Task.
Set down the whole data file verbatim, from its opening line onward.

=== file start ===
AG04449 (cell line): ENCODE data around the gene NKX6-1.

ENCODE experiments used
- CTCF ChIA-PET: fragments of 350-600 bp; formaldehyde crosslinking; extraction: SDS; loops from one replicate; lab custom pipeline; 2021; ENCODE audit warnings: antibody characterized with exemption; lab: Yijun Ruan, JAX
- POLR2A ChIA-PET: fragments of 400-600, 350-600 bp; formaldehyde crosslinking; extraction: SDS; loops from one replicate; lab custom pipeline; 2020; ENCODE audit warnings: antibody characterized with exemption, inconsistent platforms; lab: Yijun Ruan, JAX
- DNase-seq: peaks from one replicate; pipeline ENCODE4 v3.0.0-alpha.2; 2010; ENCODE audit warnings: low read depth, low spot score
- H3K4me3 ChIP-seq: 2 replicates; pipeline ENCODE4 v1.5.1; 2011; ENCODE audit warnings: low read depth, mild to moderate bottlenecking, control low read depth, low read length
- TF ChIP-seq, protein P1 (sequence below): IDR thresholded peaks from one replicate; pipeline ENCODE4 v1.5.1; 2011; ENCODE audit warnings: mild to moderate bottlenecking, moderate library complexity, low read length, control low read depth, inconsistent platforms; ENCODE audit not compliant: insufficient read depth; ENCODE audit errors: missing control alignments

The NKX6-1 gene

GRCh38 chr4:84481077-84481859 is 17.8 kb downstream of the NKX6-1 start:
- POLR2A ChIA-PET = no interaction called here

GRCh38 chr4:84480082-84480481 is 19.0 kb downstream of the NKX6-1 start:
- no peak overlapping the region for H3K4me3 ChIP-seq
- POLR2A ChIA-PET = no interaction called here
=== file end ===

AG04449 (cell line): ENCODE data around the gene NKX6-1.

ENCODE experiments used
- CTCF ChIA-PET: fragments of 350-600 bp; formaldehyde crosslinking; extraction: SDS; loops from one replicate; lab custom pipeline; 2021; ENCODE audit warnings: antibody characterized with exemption; lab: Yijun Ruan, JAX
- POLR2A ChIA-PET: fragments of 400-600, 350-600 bp; formaldehyde crosslinking; extraction: SDS; loops from one replicate; lab custom pipeline; 2020; ENCODE audit warnings: antibody characterized with exemption, inconsistent platforms; lab: Yijun Ruan, JAX
- DNase-seq: peaks from one replicate; pipeline ENCODE4 v3.0.0-alpha.2; 2010; ENCODE audit warnings: low read depth, low spot score
- H3K4me3 ChIP-seq: 2 replicates; pipeline ENCODE4 v1.5.1; 2011; ENCODE audit warnings: low read depth, mild to moderate bottlenecking, control low read depth, low read length
- TF ChIP-seq, protein P1 (sequence below): IDR thresholded peaks from one replicate; pipeline ENCODE4 v1.5.1; 2011; ENCODE audit warnings: mild to moderate bottlenecking, moderate library complexity, low read length, control low read depth, inconsistent platforms; ENCODE audit not compliant: insufficient read depth; ENCODE audit errors: missing control alignments

The NKX6-1 gene

GRCh38 chr4:84481077-84481859 is 17.8 kb downstream of the NKX6-1 start:
- POLR2A ChIA-PET = no interaction called here

GRCh38 chr4:84480082-84480481 is 19.0 kb downstream of the NKX6-1 start:
- no peak overlapping the region for H3K4me3 ChIP-seq
- POLR2A ChIA-PET = no interaction called here